When you divorce, you will put some rules in place with the court’s help. These govern legal decision-making and the right to see or live with the child.
Yet what about the little things? No court will create an order that Tommy must get smoked salmon on rye for breakfast or do his homework before going out to play. Those are the sort of things that you, as parents, control and may or may not require rules for.
Many things do not need rules
Making a rule about what your child gets for breakfast is probably unnecessary. Making a rule that he must eat his vegetables before getting dessert could be helpful. Especially if you fear your child will play one of you off the other to get his own way.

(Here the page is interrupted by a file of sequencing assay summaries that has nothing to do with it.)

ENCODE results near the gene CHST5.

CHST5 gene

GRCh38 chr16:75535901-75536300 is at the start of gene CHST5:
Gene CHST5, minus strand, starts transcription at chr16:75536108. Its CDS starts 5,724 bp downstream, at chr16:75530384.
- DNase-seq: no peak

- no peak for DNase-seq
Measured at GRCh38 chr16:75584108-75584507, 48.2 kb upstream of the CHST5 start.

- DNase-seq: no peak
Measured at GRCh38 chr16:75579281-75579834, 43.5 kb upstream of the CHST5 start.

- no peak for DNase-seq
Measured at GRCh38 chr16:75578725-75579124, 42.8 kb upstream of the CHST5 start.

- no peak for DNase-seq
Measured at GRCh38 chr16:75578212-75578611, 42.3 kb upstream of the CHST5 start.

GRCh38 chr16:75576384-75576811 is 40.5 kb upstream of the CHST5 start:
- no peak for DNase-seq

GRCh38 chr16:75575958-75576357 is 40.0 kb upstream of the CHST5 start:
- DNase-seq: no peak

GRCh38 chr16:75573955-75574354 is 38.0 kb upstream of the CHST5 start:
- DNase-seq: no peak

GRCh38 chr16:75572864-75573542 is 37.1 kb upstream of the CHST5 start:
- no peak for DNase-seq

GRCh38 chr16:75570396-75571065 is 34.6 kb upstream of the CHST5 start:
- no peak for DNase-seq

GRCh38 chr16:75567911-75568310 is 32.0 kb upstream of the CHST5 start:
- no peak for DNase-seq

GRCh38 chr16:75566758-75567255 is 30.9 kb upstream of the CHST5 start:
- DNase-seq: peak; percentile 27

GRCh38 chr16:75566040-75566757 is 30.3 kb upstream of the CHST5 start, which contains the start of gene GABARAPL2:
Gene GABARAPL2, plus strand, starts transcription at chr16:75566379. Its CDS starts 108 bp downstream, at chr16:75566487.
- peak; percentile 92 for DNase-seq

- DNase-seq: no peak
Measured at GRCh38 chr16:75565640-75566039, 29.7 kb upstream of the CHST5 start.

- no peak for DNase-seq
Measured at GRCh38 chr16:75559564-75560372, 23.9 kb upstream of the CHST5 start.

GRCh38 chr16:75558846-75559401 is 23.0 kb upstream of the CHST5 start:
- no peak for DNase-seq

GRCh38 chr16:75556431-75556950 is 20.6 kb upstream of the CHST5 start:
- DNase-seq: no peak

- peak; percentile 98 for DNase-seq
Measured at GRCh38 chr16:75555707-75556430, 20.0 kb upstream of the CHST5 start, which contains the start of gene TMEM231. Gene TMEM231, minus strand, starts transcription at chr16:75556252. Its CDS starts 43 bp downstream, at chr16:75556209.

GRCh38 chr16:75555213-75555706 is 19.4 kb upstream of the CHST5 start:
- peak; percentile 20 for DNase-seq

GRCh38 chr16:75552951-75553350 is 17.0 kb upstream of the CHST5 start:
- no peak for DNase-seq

Here are some other areas where consistent rules between households could help:
- Driving: If you take away your child’s right to borrow the car for a week because you caught him pulling donuts outside his grandmother’s care home, the last thing you want is for your co-parent to lend them theirs.
- Drinking: Despite the fact that your child is nowhere near 21 years of age, you know they are likely to try drinking soon. You need to set the rules together as parents. It will not work if your spouse grounds your daughter for drinking a wine cooler at a party and you make her cocktails for her 16th.
- Staying out late: Curfews do not necessarily need to be identical in each household. One of you may live in an area where it is safer to be out at night, or one may live further from town, requiring your child to leave much earlier to get home by nine. Make sure you discuss things between you first so that you can explain any differences to your child.
Getting legal help to settle divorce and custody issues in a spirit of cooperation will make working together to raise your child easier for all.